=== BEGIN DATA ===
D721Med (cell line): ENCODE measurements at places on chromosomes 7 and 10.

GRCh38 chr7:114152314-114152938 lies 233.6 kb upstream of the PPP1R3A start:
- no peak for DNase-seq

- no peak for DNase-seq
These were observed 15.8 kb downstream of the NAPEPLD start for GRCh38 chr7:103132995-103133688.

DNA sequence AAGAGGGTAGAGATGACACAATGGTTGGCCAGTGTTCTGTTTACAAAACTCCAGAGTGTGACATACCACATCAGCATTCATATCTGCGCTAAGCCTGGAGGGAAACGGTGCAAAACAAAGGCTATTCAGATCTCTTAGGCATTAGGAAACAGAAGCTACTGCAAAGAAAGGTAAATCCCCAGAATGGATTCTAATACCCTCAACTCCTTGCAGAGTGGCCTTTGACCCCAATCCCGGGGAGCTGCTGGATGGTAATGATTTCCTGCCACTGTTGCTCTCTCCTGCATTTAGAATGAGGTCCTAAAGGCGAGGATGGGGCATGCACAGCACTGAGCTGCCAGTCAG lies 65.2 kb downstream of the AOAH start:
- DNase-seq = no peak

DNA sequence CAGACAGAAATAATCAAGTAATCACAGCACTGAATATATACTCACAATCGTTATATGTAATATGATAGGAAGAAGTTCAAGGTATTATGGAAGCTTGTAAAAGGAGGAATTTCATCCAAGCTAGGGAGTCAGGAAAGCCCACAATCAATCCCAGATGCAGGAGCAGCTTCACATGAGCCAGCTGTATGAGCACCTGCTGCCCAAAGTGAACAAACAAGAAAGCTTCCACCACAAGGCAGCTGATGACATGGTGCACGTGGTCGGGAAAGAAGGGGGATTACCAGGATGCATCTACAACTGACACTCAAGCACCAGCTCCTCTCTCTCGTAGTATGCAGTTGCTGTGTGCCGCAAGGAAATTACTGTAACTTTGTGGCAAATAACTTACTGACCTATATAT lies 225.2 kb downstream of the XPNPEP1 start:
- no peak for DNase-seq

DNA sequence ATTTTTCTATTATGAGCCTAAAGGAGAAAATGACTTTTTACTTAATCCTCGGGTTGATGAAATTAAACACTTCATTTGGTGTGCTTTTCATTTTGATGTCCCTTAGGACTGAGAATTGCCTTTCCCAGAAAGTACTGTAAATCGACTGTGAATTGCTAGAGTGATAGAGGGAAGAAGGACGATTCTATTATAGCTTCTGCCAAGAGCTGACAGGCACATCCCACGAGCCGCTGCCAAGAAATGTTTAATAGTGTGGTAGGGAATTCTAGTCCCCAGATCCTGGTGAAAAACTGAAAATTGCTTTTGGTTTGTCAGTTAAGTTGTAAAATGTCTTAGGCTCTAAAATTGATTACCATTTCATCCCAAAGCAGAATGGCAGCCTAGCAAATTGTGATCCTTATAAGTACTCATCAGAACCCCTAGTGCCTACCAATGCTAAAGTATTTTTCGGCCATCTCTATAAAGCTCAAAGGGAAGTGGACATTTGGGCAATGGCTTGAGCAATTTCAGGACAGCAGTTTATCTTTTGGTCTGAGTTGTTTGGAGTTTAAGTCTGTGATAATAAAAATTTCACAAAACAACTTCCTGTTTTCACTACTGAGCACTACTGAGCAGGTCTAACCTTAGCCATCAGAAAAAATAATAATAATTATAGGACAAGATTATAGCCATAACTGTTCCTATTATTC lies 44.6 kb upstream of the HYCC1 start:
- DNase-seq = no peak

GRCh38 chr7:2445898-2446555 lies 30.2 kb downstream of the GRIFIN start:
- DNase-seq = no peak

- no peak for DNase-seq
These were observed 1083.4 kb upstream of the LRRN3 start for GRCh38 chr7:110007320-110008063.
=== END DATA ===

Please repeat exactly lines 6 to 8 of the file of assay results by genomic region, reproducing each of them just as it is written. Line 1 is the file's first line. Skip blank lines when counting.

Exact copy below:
DNA sequence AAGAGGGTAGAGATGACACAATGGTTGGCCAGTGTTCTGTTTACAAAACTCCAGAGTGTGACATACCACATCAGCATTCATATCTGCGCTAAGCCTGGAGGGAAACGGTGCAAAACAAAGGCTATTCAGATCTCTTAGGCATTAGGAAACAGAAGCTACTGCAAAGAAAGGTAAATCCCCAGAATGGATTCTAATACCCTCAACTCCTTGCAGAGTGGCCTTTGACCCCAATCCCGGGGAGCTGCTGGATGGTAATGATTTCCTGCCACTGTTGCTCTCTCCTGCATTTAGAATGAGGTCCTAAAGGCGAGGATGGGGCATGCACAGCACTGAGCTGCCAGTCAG lies 65.2 kb downstream of the AOAH start:
- DNase-seq = no peak

DNA sequence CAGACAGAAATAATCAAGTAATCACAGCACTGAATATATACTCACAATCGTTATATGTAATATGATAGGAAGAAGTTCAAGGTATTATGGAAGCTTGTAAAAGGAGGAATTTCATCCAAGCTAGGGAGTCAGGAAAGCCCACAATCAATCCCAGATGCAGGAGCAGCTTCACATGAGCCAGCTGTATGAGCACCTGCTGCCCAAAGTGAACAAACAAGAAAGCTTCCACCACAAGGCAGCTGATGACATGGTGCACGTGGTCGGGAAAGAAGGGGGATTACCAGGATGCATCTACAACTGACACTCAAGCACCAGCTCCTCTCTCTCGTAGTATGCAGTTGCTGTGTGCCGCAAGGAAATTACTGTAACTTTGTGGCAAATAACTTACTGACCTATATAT lies 225.2 kb downstream of the XPNPEP1 start: